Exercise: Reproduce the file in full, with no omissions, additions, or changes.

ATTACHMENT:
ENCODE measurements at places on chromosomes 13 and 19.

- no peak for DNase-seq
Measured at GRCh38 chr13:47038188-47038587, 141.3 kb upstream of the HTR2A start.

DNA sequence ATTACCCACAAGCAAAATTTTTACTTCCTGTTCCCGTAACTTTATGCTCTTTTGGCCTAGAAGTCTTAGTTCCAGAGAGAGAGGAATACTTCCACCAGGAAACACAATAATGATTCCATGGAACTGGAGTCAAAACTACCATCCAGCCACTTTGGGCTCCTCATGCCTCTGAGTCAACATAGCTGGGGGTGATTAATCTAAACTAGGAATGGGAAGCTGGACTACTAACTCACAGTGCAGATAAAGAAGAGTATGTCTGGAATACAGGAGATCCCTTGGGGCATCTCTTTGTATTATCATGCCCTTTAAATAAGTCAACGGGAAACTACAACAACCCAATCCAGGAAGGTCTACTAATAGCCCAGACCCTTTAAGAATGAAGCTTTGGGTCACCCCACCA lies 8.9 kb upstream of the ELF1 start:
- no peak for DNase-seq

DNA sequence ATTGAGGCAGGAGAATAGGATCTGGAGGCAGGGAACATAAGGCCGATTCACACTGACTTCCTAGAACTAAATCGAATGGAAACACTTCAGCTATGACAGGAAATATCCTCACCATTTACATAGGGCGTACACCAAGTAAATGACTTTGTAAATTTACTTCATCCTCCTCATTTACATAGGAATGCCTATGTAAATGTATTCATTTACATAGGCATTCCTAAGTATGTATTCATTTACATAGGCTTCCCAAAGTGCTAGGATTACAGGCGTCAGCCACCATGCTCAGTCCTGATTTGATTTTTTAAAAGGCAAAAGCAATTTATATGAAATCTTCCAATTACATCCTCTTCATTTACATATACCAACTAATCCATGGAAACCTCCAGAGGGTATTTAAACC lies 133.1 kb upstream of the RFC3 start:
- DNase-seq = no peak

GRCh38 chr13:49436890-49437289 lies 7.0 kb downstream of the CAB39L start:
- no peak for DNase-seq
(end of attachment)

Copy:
ENCODE measurements at places on chromosomes 13 and 19.

- no peak for DNase-seq
Measured at GRCh38 chr13:47038188-47038587, 141.3 kb upstream of the HTR2A start.

DNA sequence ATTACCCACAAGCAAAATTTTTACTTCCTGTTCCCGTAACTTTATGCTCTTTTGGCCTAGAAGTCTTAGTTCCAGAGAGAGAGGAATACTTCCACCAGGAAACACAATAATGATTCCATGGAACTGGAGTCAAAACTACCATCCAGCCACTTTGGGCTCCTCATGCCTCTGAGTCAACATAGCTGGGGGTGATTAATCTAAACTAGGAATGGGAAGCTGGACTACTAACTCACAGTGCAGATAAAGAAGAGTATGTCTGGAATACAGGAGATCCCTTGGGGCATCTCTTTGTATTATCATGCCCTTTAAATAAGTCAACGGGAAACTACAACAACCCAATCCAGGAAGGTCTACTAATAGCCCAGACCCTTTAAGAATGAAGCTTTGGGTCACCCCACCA lies 8.9 kb upstream of the ELF1 start:
- no peak for DNase-seq

DNA sequence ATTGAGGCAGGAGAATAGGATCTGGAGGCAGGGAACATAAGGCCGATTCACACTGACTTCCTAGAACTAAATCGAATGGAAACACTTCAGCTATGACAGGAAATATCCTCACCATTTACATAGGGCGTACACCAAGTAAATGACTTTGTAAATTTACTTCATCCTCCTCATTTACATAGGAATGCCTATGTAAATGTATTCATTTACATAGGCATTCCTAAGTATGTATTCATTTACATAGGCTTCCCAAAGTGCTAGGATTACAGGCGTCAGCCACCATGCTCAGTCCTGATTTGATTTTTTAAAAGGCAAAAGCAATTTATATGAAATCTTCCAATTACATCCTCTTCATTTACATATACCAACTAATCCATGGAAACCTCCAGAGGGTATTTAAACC lies 133.1 kb upstream of the RFC3 start:
- DNase-seq = no peak

GRCh38 chr13:49436890-49437289 lies 7.0 kb downstream of the CAB39L start:
- no peak for DNase-seq